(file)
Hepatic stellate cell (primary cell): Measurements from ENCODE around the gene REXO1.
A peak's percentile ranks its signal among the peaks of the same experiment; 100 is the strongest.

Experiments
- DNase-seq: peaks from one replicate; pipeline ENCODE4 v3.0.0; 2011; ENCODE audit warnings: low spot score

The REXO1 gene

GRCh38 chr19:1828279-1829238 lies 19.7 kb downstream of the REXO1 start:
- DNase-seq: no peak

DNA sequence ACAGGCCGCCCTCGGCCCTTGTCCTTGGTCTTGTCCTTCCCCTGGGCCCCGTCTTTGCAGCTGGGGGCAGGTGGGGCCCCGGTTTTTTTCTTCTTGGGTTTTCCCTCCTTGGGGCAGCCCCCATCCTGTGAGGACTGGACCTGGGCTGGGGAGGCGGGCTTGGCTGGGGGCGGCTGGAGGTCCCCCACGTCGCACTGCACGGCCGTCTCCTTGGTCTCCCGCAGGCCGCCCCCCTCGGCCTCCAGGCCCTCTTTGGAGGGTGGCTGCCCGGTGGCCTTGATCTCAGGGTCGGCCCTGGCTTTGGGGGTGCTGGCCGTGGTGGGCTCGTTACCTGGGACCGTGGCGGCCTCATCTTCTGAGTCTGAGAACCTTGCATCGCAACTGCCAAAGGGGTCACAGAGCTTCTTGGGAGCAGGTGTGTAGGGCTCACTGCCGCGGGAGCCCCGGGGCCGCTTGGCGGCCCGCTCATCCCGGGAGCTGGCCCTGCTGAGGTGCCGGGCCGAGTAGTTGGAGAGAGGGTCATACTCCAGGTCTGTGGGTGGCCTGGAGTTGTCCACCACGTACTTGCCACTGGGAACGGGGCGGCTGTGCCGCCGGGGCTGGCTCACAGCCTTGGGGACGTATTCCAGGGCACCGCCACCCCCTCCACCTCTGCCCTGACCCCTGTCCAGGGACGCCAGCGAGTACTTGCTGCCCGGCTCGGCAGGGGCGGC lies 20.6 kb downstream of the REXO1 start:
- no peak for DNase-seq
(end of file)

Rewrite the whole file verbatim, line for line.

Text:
Hepatic stellate cell (primary cell): Measurements from ENCODE around the gene REXO1.
A peak's percentile ranks its signal among the peaks of the same experiment; 100 is the strongest.

Experiments
- DNase-seq: peaks from one replicate; pipeline ENCODE4 v3.0.0; 2011; ENCODE audit warnings: low spot score

The REXO1 gene

GRCh38 chr19:1828279-1829238 lies 19.7 kb downstream of the REXO1 start:
- DNase-seq: no peak

DNA sequence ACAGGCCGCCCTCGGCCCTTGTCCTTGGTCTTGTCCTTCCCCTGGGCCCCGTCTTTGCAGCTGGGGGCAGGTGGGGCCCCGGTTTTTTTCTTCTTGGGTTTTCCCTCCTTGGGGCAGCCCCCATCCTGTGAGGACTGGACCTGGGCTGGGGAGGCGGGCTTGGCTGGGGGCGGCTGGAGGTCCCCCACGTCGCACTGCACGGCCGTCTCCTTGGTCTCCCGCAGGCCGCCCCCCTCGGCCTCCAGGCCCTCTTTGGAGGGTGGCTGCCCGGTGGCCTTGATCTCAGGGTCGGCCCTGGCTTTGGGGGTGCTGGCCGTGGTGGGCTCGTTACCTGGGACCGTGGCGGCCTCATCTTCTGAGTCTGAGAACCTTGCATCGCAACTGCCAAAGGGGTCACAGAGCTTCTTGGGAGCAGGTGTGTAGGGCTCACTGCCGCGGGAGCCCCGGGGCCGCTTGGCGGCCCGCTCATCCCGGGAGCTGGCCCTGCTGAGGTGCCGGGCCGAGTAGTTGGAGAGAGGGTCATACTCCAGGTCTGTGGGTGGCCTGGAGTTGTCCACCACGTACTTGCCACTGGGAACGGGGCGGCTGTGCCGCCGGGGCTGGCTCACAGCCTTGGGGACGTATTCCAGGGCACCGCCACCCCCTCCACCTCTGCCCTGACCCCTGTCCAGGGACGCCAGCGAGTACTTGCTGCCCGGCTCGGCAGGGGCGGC lies 20.6 kb downstream of the REXO1 start:
- no peak for DNase-seq